Paid cross-border carpooling services are against regulations: LTA

Paid cross-border carpooling services are against regulations: LTA

Free cross-border carpool rides are legal, says the Land Transport Authority, but collecting money for these rides would contravene regulations.

SINGAPORE: Following ride-sharing firm Grab's announcement of a carpooling service between Singapore and Johor Bahru, the Land Transport Authority (LTA) said on Monday (Jun 20) it has informed the company that the original service model "did not comply with regulations in Singapore".

Grab is currently running a free pilot programme for their Singapore-Johor Bahru service, however, and LTA noted that such free cross-border carpool rides are legal.

Responding to queries from Channel NewsAsia, an LTA spokesperson said: "Malaysian-registered cars are not allowed to provide hire-and-reward services in Singapore without a public service vehicle licence."

Likewise, Malaysian regulations do not permit Singapore-registered cars to do the same in Malaysia without a public service vehicle licence.

Grab announced the service last Monday (Jun 13), and even published fare estimates, putting the average cost of a trip at S$12. But on the weekend before the service was due to launch, it said on its website that the service would be a three-week-long fare-free pilot programme.

It also stated that it is currently “engaging with the Land Transport Authority in Singapore and regulatory authorities in Malaysia” on the use of carpooling solutions to improve connectivity between Singapore and Johor Bahru.

Illegal paid cross-border ride-sharing services do exist in Singapore, and primarily advertise their services through apps like Facebook and WeChat. Under section 101 of the Road Traffic Act, any person caught using a foreign-registered motor vehicle as an unlicensed public service vehicle to convey passengers for hire and reward can be fined up to S$3,000 and jailed up to six months.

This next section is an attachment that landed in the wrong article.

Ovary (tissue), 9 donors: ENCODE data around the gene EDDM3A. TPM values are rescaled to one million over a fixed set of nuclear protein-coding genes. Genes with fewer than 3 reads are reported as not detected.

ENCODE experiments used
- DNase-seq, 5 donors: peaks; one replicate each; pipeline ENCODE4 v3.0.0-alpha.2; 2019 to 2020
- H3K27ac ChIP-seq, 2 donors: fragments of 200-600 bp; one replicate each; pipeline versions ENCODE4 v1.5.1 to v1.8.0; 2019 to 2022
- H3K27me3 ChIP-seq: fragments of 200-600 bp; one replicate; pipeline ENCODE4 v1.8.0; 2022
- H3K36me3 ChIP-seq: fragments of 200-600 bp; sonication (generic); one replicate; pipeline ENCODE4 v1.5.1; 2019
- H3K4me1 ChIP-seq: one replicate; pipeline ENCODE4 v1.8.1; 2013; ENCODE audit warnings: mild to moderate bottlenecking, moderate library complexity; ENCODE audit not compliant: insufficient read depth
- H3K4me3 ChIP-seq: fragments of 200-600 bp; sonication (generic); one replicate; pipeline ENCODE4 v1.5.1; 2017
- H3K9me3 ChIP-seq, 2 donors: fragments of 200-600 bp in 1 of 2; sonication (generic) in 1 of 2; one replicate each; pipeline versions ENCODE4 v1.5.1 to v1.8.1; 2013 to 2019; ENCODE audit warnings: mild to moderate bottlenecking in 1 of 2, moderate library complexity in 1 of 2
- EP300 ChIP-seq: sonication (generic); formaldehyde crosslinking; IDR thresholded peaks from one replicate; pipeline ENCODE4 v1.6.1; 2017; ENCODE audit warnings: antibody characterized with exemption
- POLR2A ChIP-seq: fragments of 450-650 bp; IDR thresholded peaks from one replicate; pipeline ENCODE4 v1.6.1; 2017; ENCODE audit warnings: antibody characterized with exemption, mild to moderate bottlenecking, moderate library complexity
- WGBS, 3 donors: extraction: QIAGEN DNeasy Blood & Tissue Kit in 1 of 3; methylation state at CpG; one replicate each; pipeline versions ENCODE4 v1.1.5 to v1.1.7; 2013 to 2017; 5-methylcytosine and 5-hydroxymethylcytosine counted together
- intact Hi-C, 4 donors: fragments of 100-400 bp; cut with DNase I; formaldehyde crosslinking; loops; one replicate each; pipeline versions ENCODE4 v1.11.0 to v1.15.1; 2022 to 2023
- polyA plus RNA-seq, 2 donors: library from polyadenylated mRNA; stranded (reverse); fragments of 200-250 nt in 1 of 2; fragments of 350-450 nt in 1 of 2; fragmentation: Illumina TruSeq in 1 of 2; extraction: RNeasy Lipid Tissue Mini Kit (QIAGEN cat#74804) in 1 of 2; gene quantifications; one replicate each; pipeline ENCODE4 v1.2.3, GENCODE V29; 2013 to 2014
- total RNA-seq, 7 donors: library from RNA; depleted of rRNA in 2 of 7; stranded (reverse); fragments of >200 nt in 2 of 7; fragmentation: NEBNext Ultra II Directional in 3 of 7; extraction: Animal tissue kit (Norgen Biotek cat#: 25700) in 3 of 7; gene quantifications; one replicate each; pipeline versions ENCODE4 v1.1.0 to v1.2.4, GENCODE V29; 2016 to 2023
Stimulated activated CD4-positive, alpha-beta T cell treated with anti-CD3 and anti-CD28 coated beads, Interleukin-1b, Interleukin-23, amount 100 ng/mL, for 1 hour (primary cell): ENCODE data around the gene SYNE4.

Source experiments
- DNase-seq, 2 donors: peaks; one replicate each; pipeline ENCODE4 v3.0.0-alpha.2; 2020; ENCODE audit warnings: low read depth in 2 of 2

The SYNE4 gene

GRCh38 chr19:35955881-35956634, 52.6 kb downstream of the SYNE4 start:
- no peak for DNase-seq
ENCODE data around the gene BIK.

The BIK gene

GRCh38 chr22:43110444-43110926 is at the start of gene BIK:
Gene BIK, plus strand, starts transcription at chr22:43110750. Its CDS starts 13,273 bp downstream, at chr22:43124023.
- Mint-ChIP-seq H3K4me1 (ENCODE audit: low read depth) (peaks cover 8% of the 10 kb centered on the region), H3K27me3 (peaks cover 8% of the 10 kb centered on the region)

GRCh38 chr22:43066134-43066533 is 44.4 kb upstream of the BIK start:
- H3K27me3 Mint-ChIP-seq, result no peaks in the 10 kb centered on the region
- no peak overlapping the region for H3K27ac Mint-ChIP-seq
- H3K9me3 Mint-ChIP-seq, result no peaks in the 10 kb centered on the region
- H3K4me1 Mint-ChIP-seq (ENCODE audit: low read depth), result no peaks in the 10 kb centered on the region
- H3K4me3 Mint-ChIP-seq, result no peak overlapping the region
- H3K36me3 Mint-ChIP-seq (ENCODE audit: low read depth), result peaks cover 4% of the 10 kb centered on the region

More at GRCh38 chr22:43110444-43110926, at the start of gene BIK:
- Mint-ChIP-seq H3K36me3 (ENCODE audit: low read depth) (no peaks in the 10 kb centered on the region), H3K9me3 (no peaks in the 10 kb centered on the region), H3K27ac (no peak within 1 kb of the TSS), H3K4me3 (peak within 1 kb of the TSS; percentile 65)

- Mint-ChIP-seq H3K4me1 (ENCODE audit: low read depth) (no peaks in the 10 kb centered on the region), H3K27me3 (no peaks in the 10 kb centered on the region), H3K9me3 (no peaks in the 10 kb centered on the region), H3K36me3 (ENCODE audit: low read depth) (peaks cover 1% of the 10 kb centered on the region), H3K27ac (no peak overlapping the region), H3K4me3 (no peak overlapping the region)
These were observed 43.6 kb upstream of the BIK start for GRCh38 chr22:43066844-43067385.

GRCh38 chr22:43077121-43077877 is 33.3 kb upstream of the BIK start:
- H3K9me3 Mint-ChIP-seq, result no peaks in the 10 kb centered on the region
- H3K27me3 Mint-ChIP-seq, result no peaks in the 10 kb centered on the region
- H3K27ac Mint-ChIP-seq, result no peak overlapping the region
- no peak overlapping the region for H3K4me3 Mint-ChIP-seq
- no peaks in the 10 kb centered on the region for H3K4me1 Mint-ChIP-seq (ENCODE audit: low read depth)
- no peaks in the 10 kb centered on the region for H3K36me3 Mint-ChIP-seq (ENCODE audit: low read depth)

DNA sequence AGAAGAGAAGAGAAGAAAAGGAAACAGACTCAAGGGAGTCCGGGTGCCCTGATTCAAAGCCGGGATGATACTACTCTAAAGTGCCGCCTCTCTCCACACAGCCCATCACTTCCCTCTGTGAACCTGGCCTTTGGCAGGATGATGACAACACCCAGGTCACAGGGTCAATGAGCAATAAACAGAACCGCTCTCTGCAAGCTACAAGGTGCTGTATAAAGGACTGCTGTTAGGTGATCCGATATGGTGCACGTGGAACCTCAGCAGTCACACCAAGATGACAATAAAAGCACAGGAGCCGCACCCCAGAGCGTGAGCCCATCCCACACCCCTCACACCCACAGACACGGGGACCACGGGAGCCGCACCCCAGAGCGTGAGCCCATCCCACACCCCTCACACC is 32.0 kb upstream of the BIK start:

Regulatory hurdles aside, the GrabHitch Singapore-Johor Bahru service may have to clear a few more obstacles.

Most bus travellers Channel NewsAsia spoke to on Monday at the Woodlands Checkpoint said they have not heard of GrabHitch, and would probably not use a carpooling service.

“I need to travel at fixed times as I go in and out for work. So I don’t think I’d use the service, because it might be hard to look for a ride at the exact times I want,” said Mdm Jumaidah, a Johorean who works at a fast-food chain in Singapore. She added that the frequency of the Causeway Link bus service she uses is fairly good, with one arriving every 15 minutes.

Mr Danny De Alwis, a student on a day trip from Kuala Lumpur, said he would most likely stick to taking the bus as it would be cheaper. It costs a few dollars to get from the Woodlands checkpoint to Queen Street.

One supporter of carpooling is GrabHitch driver Sim Boo Eng, who gave this reporter a free lift into Johor Bahru on Monday.

Mr Sim, who is semi-retired, said he would like to give rides because it goes some way in alleviating the traffic situation at the Causeway. “I go in two or three times a week, and there’s space in my car, so why not?

“Nowadays, the jam is unpredictable. Sometimes I see parents with kids, walking the length of the Causeway. I see that my car is empty, and so is the car in front. It’s not an optimal use of resources. Something can be done for those people,” he said, adding that it may be difficult for travellers with mobility issues to climb up and down the buses that ply the Singapore-Johor route.

The 64-year-old, who works as an advisor in the plastics recycling line, heads across the Causeway on weekdays to catch up with friends and business associates. On weekends, he spends time at his Johor Bahru home with his wife.

The land border crossing between Singapore and Malaysia is the busiest in the world, clearing up to 400,000 people daily.

Source: CNA/ll